LONDON, Sept 1 (Reuters) - Draft European Union securities rules should be reworked to avoid damaging “unintended consequences” for investors and bond markets, Germany, France and Britain have said.
The EU’s executive European Commission is due to finalise a revamp of the bloc’s markets in financial instruments directive (MiFID) to take into account lessons from the financial crisis and advances in trading technology.
The EU’s securities watchdog, the European Securities and Markets Authority (ESMA) has proposed rules to flesh out the revised law but the bloc’s three biggest countries have slammed on the brakes.
The three countries said in a letter to the European Commission seen by Reuters that ESMA’s proposals “do not reflect the agreement” made by member states and the European Parliament in the framework law that has been approved.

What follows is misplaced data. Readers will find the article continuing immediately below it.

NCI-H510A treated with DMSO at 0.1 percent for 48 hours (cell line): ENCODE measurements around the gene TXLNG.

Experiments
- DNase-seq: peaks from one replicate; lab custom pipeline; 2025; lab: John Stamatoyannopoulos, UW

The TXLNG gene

The countries say that as proposed, some forms of research and investment advice would be effectively banned, while new transparency requirements for bonds could result in “significant negative implications” for markets.
Reporting by Huw Jones, editing by Carolyn Cohn